Online writing tools focus on teacher development, student engagement

Pearson offers a similar product, called WriteToLearn, which it acquired when it bought Knowledge Analysis Technologies in 2006. Intended for students in grades 4-12, the online program has both an essay writing and a summary writing component.

As with Criterion, students have access to a scoreboard that gives them automatic feedback on their writing, so they can see where they scored well and what skills they need improvement on. The software’s developers recently made all instructions available in Spanish and simple Chinese, said product and sales director Sue Ann Towle, and version 8.0—which will be coming out later this summer—includes many other improvements as well.

During the 2012 International Society for Technology in Education conference in San Diego, Towle previewed some of these enhancements. For example, the latest version will include built-in writing tips, such as a “Think About It” section that offers hints to generate ideas, as well as automated prompts such as “Give the main idea” and “Add sensory detail.”

In version 8.0, students also will answer vocabulary questions before they complete summary writing activities—and these activities will be personalized and adaptive, based on how students do on the vocabulary quiz.

Facilitating peer review

Dave Keller, a social studies teacher at Piedmont High School in California, uses Turnitin’s PeerMark software to facilitate peer review of student writing in his class.

“My goal is not just to help students improve their writing—which, of course, is still a goal—but also to [help them] understand that they’re lifelong learners, not just learners in my classroom. One way I’m trying to help them understand this is through peer review,” said Keller.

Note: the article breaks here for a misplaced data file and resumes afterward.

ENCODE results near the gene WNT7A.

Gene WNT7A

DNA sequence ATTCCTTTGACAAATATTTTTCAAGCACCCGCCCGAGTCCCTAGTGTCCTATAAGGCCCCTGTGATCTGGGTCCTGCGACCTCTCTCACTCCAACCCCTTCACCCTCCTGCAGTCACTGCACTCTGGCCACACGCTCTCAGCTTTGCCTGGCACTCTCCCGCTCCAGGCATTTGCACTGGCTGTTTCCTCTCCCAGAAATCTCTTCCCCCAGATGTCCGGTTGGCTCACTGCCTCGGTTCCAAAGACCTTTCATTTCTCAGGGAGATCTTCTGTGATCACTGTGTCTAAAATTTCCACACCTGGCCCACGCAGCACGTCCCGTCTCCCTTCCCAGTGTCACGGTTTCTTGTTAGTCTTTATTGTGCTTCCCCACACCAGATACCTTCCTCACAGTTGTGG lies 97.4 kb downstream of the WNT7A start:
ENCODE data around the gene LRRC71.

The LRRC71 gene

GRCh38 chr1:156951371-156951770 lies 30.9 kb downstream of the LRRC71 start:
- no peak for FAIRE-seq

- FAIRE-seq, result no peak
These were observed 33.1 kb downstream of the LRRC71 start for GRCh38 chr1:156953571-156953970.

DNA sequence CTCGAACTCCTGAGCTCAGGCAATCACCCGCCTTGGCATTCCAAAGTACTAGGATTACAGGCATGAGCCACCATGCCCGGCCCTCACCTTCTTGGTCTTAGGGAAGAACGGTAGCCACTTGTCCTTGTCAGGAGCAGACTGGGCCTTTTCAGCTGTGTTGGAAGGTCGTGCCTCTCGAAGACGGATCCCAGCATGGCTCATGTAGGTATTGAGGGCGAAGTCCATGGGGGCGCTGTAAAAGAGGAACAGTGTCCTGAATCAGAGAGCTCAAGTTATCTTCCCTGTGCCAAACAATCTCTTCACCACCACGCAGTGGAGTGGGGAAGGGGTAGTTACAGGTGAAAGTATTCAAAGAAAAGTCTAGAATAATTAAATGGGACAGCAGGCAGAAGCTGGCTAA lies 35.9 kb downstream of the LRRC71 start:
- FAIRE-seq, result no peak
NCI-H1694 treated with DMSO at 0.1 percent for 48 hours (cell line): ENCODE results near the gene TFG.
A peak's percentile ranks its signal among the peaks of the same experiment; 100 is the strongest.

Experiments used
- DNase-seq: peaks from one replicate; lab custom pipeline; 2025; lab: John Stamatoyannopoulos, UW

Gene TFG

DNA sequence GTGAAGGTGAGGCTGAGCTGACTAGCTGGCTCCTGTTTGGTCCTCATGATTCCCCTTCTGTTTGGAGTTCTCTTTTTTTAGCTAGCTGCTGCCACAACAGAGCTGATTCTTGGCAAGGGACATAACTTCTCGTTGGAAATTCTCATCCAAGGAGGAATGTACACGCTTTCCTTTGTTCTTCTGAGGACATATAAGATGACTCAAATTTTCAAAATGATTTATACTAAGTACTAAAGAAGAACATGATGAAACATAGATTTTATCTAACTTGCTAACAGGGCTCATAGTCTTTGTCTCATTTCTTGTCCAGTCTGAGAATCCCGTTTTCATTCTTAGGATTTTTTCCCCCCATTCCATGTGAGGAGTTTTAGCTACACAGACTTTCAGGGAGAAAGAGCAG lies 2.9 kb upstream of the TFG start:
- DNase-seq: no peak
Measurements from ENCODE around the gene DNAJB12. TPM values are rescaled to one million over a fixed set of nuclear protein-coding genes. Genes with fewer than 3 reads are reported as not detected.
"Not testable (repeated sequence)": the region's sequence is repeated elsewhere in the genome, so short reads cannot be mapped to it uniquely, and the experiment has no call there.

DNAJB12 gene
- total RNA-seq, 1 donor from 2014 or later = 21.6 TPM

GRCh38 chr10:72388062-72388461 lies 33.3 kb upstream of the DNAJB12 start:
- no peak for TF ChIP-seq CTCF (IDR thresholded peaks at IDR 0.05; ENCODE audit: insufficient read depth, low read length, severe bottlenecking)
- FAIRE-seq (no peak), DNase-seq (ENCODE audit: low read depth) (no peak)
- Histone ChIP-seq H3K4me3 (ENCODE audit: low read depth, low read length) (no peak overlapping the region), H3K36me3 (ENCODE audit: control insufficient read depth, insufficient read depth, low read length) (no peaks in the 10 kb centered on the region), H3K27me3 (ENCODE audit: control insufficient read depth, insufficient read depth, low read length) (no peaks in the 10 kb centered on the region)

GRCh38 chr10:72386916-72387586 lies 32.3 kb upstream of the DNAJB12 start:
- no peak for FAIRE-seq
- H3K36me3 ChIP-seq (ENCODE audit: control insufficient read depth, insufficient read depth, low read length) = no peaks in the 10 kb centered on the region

PeerMark, which allows students to evaluate each other’s writing online, is part of a suite of software from Turnitin that also includes OriginalityCheck (a plagiarism detection service) and GradeMark (an automated essay scoring tool).

Once students have submitted their writing assignments online through the Turnitin software, teachers can click a button to make the essays available for peer review. Teachers can set up due dates for these reviews and can indicate how many essays should be delivered to each student’s inbox. All reviews are anonymous by default, so students are not aware of who reviewed their writing.

Teachers can choose from among standard rubrics or develop customizable rubrics to guide the peer review process, and they can require a minimum response. Questions can be scaled so that students must rate different parts of the assignment. These sets of questions can be saved for use on other assignments as well.

“Peer editing gives students multiple perspectives on the quality of their writing,” Keller said. It also helps them understand that they are writing for an audience, not just the teacher.

He concluded: “It’s a really great way to help redefine the students’ understanding of who they are as a writer.”

Meris Stansbury

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